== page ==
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Restructuring Possible Without Violence, Zoning Debate Immature – Bakare

Soonest Nathaniel  
Updated October 15, 2021
Pastor Tunde Bakare met with President Muhammadu Buhari on October 15, 2021. Bayo Omoboriowo/State House
Pastor Tunde Bakare met with President Muhammadu Buhari on October 15, 2021. Bayo Omoboriowo/State House

 

Pastor Tunde Bakare has said that restructuring Nigeria can take place without violence.

Bakare, who is the founder of Citadel Global Community Church (CGCC), made this declaration on Friday after a closed door meeting with President Muhammadu Buhari in Abuja.

According to the Serving Overseer of the CGCC, although Nigeria is better off as one nation, such unity must be based on equity, justice, fair play and the rule of law.

Bakare’s statement is a reiteration of his support for the idea of restructuring the country.

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Earlier this year, the cleric in one of his State of the Nation addresses was of the opinion that “we have failed to realise that a strong federal government working with strong federating units can guarantee the security and prosperity of the Nigerian people”.

In his view, “we have failed to appreciate the fact that coordinated governance by the different states in each of the geopolitical zones will enhance the security of Nigerians and bring our people out of poverty.

According to him, “this is the heart and soul of restructuring”.

He went on to explain that restructuring does not mean the dismemberment of the Nigerian state.

“It is not an attack on Nigerian unity. It does not mean disadvantaging any section of the country,” the CGCC founder explained.

While briefing newsmen on Friday, Bakare also explicitly criticized the debate over power rotation describing it as politically immature.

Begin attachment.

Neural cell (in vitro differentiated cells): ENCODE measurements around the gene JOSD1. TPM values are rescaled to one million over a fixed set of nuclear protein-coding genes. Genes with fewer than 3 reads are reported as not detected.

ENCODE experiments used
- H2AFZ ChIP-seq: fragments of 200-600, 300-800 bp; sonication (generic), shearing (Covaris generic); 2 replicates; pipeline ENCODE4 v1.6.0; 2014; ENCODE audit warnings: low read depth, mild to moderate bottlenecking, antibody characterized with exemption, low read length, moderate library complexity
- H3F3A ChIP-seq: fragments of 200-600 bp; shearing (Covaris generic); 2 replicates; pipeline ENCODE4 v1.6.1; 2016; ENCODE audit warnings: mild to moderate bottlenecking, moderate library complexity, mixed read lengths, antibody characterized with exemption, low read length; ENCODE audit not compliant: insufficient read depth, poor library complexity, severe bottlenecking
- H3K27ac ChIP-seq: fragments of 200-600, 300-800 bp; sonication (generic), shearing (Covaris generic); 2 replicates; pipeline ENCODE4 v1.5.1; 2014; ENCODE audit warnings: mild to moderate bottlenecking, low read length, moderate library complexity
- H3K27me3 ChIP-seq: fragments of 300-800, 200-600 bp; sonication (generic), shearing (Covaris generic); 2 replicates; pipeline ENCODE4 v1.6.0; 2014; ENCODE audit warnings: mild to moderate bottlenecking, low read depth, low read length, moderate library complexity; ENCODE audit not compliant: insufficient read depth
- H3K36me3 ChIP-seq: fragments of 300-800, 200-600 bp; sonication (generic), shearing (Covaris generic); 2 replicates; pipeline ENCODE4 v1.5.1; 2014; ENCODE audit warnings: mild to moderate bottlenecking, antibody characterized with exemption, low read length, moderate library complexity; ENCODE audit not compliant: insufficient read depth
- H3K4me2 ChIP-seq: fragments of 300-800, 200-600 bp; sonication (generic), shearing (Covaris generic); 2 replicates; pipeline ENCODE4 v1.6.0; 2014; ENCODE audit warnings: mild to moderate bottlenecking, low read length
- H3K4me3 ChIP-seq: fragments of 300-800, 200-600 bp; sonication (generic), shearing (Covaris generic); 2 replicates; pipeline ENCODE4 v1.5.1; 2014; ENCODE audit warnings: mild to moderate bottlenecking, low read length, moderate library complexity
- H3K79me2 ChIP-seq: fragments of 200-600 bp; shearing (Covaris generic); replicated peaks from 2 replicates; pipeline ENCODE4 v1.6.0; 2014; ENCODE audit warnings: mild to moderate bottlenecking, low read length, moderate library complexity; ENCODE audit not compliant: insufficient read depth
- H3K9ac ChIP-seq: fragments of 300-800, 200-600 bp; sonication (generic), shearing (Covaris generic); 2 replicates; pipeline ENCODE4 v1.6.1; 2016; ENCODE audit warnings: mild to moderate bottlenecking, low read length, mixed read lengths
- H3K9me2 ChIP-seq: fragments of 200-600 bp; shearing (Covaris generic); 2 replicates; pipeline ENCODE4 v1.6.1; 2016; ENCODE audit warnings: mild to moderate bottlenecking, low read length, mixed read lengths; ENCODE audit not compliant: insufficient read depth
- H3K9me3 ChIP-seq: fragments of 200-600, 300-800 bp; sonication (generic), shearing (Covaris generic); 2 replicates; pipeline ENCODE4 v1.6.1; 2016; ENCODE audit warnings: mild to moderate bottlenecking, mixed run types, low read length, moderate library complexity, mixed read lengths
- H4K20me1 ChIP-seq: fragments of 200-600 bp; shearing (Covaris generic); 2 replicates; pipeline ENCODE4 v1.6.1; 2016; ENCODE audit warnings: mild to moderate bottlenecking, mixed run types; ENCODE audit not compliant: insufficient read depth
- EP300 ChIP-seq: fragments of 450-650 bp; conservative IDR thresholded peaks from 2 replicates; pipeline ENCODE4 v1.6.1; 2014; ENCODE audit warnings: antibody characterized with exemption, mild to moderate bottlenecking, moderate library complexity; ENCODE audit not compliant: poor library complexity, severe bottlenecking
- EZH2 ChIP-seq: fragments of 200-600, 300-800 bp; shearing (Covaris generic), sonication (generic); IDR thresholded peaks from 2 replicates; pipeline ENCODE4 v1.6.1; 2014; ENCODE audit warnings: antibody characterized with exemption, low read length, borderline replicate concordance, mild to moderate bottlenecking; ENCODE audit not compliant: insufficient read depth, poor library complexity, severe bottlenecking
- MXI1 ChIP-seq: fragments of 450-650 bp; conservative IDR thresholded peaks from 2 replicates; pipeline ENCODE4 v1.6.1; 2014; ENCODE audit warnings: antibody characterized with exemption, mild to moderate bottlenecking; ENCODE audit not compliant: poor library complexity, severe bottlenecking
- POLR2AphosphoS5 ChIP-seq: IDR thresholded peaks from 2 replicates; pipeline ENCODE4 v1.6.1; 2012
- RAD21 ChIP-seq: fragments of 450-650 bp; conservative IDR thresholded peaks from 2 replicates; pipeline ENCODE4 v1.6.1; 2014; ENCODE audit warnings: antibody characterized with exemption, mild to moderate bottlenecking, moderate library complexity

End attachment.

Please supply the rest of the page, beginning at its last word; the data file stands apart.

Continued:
He noted that the idea of zoning has never benefited the region where the power was resident.

He said selecting a leader should be more about what the candidate has to offer. regardless of region.

The cleric called on the best of Nigerians to present themselves for future elections.

‘Adopt electronic voting’

Pastor Bakare also called for the adoption of electronic voting to ensure that no Nigerian of eligible voting age, including those in the Diaspora, are disenfranchised.

He hailed the Senate for reversing its decision on the electronic transmission of election results, adding that the country should go one step further and adopt electronic voting.

On whether he would contest the 2023 presidential election, he said his plans have been made known to the president alone.

He further noted that he would contest if God and Nigerians wants him to.

Pastor Bakare, who has recently criticized the current administration, was Buhari’s running mate under the Congress for Progressive Change (CPC) in 2011.

A few days ago, the cleric asked President Buhari to do away with the 1999 constitution, saying it is a great inhibitor of the nation’s progress.

“Mr Gorbachev, tear down this wall! Mr. Gorbachev eventually did, and Germany is better off for it today.

“In the same spirit, I say to President Muhammadu Buhari: Mr President, stop passing the buck to the National Assembly.

“Tear down this inhibiting concoction of a constitution; tear it down so we can build a truly great nation,” Bakare said at what he said might be the last state of the nation address from his church auditorium.

According to the founding pastor of the CGCC, “this is one enduring legacy” that the Buhari-led administration can still secure before their time in power draws to a close.

Bakare further argued that if President Buhari does thrash the 1999 constitution, present and unborn generations of Nigerians will remember him for it and write his name in gold when the history of the period is written.

On the other hand, he stated that if the president fails to heed the call, then, “history will record that you failed to rise to the occasion and squandered a great opportunity”.

Throwing more light on the need to get rid of the 1999 constitution, Pastor Bakare asserted that the constitution was erroneous to say the unity of the nation was not negotiable.